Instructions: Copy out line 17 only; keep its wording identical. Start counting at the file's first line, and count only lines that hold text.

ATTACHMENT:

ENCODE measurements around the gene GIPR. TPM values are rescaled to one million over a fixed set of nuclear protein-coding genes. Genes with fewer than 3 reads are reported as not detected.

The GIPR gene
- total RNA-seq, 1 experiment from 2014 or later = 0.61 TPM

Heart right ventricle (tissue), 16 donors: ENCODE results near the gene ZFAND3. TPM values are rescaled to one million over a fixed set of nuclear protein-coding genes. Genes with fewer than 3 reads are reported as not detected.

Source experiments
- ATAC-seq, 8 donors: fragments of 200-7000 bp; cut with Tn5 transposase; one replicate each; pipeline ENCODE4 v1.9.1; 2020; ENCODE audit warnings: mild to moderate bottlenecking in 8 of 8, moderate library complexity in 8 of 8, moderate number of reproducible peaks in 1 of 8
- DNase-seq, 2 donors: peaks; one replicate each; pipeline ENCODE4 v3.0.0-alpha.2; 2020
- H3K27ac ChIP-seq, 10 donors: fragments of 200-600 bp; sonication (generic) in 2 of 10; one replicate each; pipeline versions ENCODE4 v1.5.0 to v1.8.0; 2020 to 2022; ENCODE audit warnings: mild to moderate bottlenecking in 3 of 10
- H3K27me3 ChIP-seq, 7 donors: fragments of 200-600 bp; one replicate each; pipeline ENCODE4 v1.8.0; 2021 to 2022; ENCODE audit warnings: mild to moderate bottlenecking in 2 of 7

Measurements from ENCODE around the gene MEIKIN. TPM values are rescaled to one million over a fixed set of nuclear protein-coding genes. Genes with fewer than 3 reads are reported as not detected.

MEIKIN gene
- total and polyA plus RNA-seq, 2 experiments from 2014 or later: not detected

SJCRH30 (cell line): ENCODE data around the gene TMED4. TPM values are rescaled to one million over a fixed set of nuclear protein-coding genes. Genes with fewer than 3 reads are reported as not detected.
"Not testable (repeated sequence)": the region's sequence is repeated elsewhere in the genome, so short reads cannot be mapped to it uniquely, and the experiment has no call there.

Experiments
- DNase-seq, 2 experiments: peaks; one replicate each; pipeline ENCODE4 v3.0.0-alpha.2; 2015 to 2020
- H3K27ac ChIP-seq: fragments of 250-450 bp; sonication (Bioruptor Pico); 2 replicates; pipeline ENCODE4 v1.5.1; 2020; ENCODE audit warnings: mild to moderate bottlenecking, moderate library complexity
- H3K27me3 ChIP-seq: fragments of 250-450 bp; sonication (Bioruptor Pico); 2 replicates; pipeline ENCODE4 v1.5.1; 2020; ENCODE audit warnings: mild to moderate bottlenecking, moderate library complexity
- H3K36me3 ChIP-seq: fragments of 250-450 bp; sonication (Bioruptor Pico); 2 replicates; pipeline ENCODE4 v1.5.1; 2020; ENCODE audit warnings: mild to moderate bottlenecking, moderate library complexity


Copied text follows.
- H3K27ac ChIP-seq: fragments of 250-450 bp; sonication (Bioruptor Pico); 2 replicates; pipeline ENCODE4 v1.5.1; 2020; ENCODE audit warnings: mild to moderate bottlenecking, moderate library complexity